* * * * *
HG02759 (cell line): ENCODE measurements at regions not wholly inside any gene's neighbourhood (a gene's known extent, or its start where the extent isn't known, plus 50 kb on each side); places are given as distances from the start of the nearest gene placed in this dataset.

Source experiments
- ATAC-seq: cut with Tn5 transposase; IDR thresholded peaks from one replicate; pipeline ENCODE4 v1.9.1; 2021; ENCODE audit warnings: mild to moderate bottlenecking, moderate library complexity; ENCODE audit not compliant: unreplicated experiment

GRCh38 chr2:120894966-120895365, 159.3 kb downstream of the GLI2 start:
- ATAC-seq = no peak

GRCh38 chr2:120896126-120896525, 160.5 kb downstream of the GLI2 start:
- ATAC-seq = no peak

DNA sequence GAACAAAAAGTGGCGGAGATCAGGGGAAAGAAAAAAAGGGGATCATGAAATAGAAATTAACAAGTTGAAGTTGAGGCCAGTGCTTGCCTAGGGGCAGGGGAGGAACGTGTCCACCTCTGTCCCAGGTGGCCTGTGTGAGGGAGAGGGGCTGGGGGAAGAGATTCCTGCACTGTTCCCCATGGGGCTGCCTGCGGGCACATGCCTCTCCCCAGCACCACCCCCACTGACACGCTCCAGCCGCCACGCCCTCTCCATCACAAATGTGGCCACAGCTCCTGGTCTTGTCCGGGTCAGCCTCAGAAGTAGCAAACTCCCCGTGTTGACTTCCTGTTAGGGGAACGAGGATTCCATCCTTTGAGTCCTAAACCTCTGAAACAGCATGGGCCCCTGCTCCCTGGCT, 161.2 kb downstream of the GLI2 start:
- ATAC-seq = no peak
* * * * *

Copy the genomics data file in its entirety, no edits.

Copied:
HG02759 (cell line): ENCODE measurements at regions not wholly inside any gene's neighbourhood (a gene's known extent, or its start where the extent isn't known, plus 50 kb on each side); places are given as distances from the start of the nearest gene placed in this dataset.

Source experiments
- ATAC-seq: cut with Tn5 transposase; IDR thresholded peaks from one replicate; pipeline ENCODE4 v1.9.1; 2021; ENCODE audit warnings: mild to moderate bottlenecking, moderate library complexity; ENCODE audit not compliant: unreplicated experiment

GRCh38 chr2:120894966-120895365, 159.3 kb downstream of the GLI2 start:
- ATAC-seq = no peak

GRCh38 chr2:120896126-120896525, 160.5 kb downstream of the GLI2 start:
- ATAC-seq = no peak

DNA sequence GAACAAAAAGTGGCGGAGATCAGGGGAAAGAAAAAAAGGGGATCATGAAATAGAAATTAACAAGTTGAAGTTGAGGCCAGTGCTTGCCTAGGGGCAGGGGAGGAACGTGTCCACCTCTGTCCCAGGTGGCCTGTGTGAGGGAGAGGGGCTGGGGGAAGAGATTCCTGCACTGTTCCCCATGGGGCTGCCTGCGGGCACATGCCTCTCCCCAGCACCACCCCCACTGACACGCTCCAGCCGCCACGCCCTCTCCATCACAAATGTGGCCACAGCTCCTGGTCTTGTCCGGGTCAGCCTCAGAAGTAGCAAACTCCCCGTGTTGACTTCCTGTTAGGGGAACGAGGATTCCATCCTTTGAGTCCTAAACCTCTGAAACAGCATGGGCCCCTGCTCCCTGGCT, 161.2 kb downstream of the GLI2 start:
- ATAC-seq = no peak